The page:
The US has claimed the moral high ground in its recent wars. But how is this position tenable if those wars were in fact illegal?
Through a thorough exploration of the recent wars in Iraq, Afghanistan and Kosovo, and the attempts of the US to legitimise them, Michael Mandel casts a critical eye on the claims the US makes for its wars – "humanitarian intervention" and "self-defence" – and unpacks the complex moral and legal issues underpinning recent US military action. Michael Mandel shows how international law is a malleable entity which the US can bend in its favour, but even then there are many times when it goes against the law and fights wars illegally.
Mandel also explores the recent war crimes trials of those who lose their battle with the US, and the trial of Slobodan Milosevic in particular. Mandel argues that the trials are not actually about ending war crimes, or impunity for war crimes, but about selectively punishing "the usual suspects" as part of the imperial strategy of the great powers – primarily the United States. Mandel also highlights how hypocritical such trials are – Milosevic is tried with great ceremony for his crimes, while America is not. In fact, Mandel shows how these tribunals shield America and its allies from responsibility for what is termed "collateral damage", but what is in reality murder on a vast scale.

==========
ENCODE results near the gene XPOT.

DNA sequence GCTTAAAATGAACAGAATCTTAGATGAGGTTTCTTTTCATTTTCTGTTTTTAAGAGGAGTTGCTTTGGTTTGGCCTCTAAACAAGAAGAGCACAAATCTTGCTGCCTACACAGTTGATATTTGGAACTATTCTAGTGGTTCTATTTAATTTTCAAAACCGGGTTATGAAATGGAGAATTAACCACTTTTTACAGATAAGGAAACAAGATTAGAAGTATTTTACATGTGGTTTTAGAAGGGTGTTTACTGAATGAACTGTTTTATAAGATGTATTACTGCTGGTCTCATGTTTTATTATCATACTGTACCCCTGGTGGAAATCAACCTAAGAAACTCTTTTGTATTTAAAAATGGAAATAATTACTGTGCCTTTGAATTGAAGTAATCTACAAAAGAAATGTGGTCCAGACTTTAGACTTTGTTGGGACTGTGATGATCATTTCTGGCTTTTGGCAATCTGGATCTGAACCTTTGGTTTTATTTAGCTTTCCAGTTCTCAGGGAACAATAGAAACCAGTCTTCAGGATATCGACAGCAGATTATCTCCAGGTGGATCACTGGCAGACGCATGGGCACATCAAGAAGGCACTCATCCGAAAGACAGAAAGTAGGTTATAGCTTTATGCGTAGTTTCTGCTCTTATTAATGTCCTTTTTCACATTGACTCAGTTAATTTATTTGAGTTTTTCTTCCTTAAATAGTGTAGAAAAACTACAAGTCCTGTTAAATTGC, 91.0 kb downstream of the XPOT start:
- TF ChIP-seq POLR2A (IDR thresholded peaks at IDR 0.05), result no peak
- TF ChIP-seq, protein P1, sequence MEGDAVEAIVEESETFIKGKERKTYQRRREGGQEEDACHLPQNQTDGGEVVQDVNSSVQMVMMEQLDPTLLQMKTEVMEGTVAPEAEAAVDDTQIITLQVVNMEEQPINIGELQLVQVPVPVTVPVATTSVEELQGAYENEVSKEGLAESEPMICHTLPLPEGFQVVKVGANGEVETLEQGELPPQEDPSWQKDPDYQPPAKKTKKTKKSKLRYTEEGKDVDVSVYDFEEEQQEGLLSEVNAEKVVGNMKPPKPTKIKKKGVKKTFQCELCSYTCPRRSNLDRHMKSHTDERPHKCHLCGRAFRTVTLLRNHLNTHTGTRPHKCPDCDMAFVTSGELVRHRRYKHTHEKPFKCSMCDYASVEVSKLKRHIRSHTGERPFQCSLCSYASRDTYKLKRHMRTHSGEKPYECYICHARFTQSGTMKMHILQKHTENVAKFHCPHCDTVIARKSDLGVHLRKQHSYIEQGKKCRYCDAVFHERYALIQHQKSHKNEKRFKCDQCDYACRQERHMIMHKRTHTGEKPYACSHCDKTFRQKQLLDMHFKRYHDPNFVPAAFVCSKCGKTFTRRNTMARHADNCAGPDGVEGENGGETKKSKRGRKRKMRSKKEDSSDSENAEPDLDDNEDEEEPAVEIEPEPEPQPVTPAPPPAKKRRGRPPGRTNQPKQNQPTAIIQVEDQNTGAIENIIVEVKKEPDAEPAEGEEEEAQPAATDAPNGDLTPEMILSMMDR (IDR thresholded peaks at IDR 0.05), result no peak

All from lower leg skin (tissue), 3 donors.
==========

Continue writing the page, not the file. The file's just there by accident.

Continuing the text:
Paperback: 320 pages
Publisher: Pluto Press (July 20, 2004)
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Aug 11, 2009, 22:22:06
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